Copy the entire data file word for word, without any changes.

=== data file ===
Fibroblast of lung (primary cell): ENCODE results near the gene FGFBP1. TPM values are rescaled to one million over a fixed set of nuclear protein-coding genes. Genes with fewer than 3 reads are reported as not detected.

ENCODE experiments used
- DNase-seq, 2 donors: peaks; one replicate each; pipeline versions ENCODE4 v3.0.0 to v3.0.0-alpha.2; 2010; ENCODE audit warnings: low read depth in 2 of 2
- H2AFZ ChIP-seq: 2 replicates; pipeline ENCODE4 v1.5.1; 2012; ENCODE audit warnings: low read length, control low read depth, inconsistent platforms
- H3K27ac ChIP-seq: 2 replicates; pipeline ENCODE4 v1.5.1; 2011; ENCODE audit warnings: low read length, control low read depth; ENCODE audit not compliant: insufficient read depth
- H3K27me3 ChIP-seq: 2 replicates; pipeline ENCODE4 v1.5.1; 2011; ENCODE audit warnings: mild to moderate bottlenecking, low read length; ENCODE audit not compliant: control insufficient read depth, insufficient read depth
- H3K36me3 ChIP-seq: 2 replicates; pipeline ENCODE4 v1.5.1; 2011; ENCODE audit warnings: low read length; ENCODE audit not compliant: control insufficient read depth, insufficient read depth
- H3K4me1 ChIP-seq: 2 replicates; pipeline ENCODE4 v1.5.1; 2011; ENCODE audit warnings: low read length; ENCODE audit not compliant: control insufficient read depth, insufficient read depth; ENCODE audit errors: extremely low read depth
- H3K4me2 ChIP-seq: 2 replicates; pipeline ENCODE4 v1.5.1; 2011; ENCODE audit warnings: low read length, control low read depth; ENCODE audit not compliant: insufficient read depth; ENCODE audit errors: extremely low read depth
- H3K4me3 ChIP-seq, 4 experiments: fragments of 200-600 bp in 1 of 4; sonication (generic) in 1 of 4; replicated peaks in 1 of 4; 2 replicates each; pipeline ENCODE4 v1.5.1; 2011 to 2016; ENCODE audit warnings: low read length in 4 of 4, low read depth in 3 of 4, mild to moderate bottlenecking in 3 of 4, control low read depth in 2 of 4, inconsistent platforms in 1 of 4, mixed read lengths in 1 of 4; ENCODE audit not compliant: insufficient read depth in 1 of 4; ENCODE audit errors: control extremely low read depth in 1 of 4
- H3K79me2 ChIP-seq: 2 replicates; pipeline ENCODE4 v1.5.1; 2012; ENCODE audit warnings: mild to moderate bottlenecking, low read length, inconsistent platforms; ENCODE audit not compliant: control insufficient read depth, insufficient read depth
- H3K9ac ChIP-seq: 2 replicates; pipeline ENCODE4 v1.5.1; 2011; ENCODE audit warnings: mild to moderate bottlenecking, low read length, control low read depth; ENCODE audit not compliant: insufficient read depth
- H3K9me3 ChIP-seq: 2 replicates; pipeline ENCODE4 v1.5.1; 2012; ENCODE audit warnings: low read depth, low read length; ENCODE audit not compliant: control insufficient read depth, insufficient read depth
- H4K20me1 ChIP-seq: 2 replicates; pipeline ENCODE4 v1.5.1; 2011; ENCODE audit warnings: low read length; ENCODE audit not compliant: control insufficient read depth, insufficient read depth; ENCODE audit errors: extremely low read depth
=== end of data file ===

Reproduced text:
Fibroblast of lung (primary cell): ENCODE results near the gene FGFBP1. TPM values are rescaled to one million over a fixed set of nuclear protein-coding genes. Genes with fewer than 3 reads are reported as not detected.

ENCODE experiments used
- DNase-seq, 2 donors: peaks; one replicate each; pipeline versions ENCODE4 v3.0.0 to v3.0.0-alpha.2; 2010; ENCODE audit warnings: low read depth in 2 of 2
- H2AFZ ChIP-seq: 2 replicates; pipeline ENCODE4 v1.5.1; 2012; ENCODE audit warnings: low read length, control low read depth, inconsistent platforms
- H3K27ac ChIP-seq: 2 replicates; pipeline ENCODE4 v1.5.1; 2011; ENCODE audit warnings: low read length, control low read depth; ENCODE audit not compliant: insufficient read depth
- H3K27me3 ChIP-seq: 2 replicates; pipeline ENCODE4 v1.5.1; 2011; ENCODE audit warnings: mild to moderate bottlenecking, low read length; ENCODE audit not compliant: control insufficient read depth, insufficient read depth
- H3K36me3 ChIP-seq: 2 replicates; pipeline ENCODE4 v1.5.1; 2011; ENCODE audit warnings: low read length; ENCODE audit not compliant: control insufficient read depth, insufficient read depth
- H3K4me1 ChIP-seq: 2 replicates; pipeline ENCODE4 v1.5.1; 2011; ENCODE audit warnings: low read length; ENCODE audit not compliant: control insufficient read depth, insufficient read depth; ENCODE audit errors: extremely low read depth
- H3K4me2 ChIP-seq: 2 replicates; pipeline ENCODE4 v1.5.1; 2011; ENCODE audit warnings: low read length, control low read depth; ENCODE audit not compliant: insufficient read depth; ENCODE audit errors: extremely low read depth
- H3K4me3 ChIP-seq, 4 experiments: fragments of 200-600 bp in 1 of 4; sonication (generic) in 1 of 4; replicated peaks in 1 of 4; 2 replicates each; pipeline ENCODE4 v1.5.1; 2011 to 2016; ENCODE audit warnings: low read length in 4 of 4, low read depth in 3 of 4, mild to moderate bottlenecking in 3 of 4, control low read depth in 2 of 4, inconsistent platforms in 1 of 4, mixed read lengths in 1 of 4; ENCODE audit not compliant: insufficient read depth in 1 of 4; ENCODE audit errors: control extremely low read depth in 1 of 4
- H3K79me2 ChIP-seq: 2 replicates; pipeline ENCODE4 v1.5.1; 2012; ENCODE audit warnings: mild to moderate bottlenecking, low read length, inconsistent platforms; ENCODE audit not compliant: control insufficient read depth, insufficient read depth
- H3K9ac ChIP-seq: 2 replicates; pipeline ENCODE4 v1.5.1; 2011; ENCODE audit warnings: mild to moderate bottlenecking, low read length, control low read depth; ENCODE audit not compliant: insufficient read depth
- H3K9me3 ChIP-seq: 2 replicates; pipeline ENCODE4 v1.5.1; 2012; ENCODE audit warnings: low read depth, low read length; ENCODE audit not compliant: control insufficient read depth, insufficient read depth
- H4K20me1 ChIP-seq: 2 replicates; pipeline ENCODE4 v1.5.1; 2011; ENCODE audit warnings: low read length; ENCODE audit not compliant: control insufficient read depth, insufficient read depth; ENCODE audit errors: extremely low read depth